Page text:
With several amendments from member Reid Hedgepeth, the Memphis City Council unanimously passed the Midtown District Overlay Tuesday afternoon.
"I think some things in this are unbelievable. I think it will make development in this area a lot nicer," Hedgepeth said, "but I think there are also a lot of flaws in this."
In particular, Hedgepeth felt the overlay would be easy for developers to circumvent with a planned use development, or pud, designation, often used now to skirt zoning regulations. Instead, one of his amendments gave more power to the Office of Planning and Development (OPD) and the Land Use Control Board to approve variances.
Another amendment asked that the overlay district not include a design review committee. The university district has a design review committee that looks at development designs, but recommendations for approval come from OPD.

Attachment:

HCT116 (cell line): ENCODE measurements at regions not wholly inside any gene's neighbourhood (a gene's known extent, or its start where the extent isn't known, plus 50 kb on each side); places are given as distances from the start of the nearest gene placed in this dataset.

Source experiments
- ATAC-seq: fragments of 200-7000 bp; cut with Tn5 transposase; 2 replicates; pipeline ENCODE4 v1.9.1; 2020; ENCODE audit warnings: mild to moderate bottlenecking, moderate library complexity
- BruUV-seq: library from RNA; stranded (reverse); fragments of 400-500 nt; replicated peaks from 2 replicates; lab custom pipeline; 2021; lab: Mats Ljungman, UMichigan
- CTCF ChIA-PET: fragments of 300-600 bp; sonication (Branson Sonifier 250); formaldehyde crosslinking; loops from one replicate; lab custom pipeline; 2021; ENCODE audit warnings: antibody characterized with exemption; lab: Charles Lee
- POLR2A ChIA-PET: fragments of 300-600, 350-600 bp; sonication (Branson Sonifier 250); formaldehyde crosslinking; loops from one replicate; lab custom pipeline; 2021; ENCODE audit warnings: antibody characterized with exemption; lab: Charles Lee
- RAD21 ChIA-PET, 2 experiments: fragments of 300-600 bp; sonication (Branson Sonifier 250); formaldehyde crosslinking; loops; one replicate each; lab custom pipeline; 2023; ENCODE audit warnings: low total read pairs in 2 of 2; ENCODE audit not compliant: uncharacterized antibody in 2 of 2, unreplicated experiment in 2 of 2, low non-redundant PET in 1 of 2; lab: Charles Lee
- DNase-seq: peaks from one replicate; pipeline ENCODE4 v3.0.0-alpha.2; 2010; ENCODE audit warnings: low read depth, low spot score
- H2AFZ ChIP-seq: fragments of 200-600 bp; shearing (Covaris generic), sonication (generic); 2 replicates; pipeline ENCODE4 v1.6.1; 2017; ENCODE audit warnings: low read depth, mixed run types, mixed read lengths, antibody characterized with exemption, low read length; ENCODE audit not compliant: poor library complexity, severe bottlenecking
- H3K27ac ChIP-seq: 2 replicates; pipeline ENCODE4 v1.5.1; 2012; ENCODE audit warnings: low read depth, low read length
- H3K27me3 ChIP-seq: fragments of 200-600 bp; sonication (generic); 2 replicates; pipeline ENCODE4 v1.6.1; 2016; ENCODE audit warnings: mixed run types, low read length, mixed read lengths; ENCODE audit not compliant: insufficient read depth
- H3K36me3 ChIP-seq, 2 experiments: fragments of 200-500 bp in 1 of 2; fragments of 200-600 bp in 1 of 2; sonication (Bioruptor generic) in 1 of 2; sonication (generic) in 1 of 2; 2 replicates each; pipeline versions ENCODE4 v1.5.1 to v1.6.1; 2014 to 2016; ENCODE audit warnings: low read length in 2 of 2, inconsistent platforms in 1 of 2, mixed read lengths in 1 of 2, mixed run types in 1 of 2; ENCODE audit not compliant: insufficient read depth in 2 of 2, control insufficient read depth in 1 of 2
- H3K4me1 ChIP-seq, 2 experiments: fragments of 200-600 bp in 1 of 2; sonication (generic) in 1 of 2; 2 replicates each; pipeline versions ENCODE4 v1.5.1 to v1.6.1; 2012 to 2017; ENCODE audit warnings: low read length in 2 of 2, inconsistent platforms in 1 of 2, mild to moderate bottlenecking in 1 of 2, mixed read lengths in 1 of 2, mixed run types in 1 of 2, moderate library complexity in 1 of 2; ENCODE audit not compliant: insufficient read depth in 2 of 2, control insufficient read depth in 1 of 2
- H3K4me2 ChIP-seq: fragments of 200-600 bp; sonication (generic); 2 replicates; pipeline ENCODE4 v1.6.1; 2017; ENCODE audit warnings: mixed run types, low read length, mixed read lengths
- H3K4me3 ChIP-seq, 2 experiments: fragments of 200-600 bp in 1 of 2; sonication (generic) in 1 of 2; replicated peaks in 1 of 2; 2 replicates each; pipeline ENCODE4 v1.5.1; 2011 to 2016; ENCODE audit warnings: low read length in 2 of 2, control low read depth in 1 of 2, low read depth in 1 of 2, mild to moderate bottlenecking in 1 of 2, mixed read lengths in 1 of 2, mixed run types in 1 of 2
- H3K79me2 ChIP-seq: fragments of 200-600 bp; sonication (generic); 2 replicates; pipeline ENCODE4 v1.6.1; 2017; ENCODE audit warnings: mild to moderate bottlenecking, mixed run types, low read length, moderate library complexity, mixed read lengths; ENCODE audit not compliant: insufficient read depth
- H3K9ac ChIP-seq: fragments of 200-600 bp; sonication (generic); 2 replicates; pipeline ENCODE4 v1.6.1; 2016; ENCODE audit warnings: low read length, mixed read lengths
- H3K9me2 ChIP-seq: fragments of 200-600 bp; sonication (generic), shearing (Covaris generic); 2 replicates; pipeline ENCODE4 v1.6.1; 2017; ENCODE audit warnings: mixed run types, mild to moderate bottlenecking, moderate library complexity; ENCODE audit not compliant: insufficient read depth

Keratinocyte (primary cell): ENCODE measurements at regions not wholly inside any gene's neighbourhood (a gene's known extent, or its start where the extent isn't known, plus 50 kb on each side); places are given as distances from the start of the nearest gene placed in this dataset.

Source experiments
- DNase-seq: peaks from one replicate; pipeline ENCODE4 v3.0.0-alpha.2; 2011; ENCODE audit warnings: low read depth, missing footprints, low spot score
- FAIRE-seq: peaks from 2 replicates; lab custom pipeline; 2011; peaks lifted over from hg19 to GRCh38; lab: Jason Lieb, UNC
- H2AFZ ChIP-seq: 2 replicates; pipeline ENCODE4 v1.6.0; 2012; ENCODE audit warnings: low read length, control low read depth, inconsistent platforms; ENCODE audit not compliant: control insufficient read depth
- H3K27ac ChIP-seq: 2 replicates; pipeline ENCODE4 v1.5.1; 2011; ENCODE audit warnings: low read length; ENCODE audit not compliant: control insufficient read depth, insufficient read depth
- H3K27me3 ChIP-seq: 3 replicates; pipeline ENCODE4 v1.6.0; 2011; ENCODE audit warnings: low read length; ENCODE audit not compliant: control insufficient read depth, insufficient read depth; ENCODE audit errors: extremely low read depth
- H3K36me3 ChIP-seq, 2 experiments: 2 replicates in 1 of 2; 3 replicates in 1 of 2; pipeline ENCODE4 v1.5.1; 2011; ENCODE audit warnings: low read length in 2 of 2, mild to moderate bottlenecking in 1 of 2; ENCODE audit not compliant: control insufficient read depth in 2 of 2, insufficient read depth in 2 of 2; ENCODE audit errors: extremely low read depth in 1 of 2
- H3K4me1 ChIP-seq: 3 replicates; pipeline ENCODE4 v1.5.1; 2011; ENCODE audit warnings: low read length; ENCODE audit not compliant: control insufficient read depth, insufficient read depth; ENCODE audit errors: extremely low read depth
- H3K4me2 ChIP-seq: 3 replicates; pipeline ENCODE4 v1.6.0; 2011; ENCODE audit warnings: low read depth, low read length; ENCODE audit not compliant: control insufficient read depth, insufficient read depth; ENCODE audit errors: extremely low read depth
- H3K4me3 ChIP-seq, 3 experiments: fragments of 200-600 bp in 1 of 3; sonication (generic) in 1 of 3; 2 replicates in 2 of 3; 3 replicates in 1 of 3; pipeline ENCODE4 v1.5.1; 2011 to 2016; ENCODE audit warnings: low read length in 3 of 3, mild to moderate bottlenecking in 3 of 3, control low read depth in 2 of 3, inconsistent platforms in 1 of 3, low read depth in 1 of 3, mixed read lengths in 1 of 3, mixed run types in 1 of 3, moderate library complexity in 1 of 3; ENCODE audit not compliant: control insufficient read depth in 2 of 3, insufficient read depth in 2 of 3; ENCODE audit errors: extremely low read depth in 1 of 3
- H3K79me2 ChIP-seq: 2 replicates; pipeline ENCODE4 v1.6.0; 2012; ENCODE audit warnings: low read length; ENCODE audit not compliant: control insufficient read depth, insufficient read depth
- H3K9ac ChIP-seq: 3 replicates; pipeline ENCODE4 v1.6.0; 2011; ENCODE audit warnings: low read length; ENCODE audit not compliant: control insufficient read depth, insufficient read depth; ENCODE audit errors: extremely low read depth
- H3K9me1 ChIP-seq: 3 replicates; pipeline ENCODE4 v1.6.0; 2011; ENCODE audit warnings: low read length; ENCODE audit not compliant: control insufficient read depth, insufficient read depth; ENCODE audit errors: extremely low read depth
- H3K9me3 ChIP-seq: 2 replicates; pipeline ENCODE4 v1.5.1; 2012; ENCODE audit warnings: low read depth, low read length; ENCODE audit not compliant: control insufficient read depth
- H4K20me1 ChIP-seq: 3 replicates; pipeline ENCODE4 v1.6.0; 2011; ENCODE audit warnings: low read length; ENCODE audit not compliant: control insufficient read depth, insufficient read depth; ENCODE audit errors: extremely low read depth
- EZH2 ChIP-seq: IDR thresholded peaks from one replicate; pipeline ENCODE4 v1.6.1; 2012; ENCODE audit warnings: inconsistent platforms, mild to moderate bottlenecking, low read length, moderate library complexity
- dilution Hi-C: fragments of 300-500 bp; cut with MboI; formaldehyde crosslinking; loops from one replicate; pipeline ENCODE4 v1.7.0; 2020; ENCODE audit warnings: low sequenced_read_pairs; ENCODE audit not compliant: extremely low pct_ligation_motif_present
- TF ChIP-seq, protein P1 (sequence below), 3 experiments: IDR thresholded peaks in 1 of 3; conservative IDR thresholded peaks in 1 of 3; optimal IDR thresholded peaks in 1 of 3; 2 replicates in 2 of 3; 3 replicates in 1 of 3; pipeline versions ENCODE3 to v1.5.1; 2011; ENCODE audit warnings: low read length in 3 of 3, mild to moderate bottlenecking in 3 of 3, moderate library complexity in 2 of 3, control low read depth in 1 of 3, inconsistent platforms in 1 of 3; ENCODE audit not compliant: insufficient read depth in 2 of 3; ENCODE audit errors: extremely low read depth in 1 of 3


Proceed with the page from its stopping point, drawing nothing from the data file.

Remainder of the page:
"We don't want to see a three- or four-member group that sways the decisions of OPD," Hedgepeth said.
Council member Jim Strickland said he had no problem with there not being an official Midtown review committee.
"It's meaningless. We can't stop neighbors from getting together and calling themselves the Midtown Design Review Committee," he said. "There's no way to stop neighbors from calling council members [and] talking to OPD. We can't prohibit people from exercising their rights to free speech."
The Midtown District Overlay, sponsored by council member Shea Flinn, was the result of a controversy over design standards at a proposed grocery store in Overton Square.
Flinn said he hoped it would "create a more walkable, vibrant" Midtown. The overlay is also said to give neighbors and developers standards and a sense of predictability when it comes to new developments.
"The current zoning requirements took a one-size-fits-all approach and were geared more to suburban development," said OPD's Don Jones. "It made it very difficult to develop inside the loop."